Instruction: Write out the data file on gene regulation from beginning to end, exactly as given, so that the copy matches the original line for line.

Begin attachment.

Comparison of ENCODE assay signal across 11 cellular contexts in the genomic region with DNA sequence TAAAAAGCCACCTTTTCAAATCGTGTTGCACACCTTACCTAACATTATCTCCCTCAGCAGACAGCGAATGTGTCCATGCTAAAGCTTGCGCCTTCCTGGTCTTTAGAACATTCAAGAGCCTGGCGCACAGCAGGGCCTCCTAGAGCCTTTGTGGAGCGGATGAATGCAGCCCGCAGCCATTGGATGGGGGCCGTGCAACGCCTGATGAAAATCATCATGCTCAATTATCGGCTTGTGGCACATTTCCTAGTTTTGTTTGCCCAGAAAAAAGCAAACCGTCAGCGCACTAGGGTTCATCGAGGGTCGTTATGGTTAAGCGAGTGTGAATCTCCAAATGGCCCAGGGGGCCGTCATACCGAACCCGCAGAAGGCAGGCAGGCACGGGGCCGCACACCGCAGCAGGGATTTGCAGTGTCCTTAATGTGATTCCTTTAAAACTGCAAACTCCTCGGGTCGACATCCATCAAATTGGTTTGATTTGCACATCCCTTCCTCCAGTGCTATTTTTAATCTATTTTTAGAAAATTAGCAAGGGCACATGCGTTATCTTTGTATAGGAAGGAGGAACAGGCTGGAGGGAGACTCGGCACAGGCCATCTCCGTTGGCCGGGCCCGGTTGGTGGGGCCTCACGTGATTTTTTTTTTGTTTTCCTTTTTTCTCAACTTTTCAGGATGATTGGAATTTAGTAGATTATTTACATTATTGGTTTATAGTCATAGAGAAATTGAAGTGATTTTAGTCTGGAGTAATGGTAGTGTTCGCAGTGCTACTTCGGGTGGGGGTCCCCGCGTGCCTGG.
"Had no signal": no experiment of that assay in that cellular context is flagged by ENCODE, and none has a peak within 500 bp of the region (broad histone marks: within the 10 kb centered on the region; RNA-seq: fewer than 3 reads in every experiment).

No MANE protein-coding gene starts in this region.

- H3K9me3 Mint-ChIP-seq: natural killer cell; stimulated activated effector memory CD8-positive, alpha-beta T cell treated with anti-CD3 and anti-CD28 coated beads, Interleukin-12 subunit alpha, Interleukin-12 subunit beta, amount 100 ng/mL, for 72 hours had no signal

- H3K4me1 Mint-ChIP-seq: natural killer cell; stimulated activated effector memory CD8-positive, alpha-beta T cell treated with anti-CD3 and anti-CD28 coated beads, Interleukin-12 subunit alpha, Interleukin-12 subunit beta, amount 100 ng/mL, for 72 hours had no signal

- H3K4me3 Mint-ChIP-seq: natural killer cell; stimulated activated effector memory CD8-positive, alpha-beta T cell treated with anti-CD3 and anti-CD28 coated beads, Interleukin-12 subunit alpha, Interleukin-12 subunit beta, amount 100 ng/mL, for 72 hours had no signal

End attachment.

Comparison of ENCODE assay signal across 11 cellular contexts in the genomic region with DNA sequence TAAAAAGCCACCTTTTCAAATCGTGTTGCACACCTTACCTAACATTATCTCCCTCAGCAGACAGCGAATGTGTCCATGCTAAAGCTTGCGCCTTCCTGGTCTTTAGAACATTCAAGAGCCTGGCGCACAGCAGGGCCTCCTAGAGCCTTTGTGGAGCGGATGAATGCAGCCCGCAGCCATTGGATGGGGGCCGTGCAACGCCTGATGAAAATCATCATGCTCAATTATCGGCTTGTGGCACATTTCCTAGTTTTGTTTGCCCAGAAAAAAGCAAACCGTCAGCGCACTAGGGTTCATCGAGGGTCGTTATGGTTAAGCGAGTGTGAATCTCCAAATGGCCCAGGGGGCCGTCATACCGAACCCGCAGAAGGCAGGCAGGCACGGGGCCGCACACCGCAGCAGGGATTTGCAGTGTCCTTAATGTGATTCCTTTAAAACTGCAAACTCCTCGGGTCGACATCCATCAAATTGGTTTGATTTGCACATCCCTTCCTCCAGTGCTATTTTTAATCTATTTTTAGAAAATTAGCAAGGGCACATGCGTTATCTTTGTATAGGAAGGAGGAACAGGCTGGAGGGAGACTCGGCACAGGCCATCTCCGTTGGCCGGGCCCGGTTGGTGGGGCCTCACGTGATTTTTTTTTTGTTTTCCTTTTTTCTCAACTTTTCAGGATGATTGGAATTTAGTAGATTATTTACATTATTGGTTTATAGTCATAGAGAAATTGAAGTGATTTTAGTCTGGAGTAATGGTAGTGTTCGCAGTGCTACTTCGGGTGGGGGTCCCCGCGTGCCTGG.
"Had no signal": no experiment of that assay in that cellular context is flagged by ENCODE, and none has a peak within 500 bp of the region (broad histone marks: within the 10 kb centered on the region; RNA-seq: fewer than 3 reads in every experiment).

No MANE protein-coding gene starts in this region.

- H3K9me3 Mint-ChIP-seq: natural killer cell; stimulated activated effector memory CD8-positive, alpha-beta T cell treated with anti-CD3 and anti-CD28 coated beads, Interleukin-12 subunit alpha, Interleukin-12 subunit beta, amount 100 ng/mL, for 72 hours had no signal

- H3K4me1 Mint-ChIP-seq: natural killer cell; stimulated activated effector memory CD8-positive, alpha-beta T cell treated with anti-CD3 and anti-CD28 coated beads, Interleukin-12 subunit alpha, Interleukin-12 subunit beta, amount 100 ng/mL, for 72 hours had no signal

- H3K4me3 Mint-ChIP-seq: natural killer cell; stimulated activated effector memory CD8-positive, alpha-beta T cell treated with anti-CD3 and anti-CD28 coated beads, Interleukin-12 subunit alpha, Interleukin-12 subunit beta, amount 100 ng/mL, for 72 hours had no signal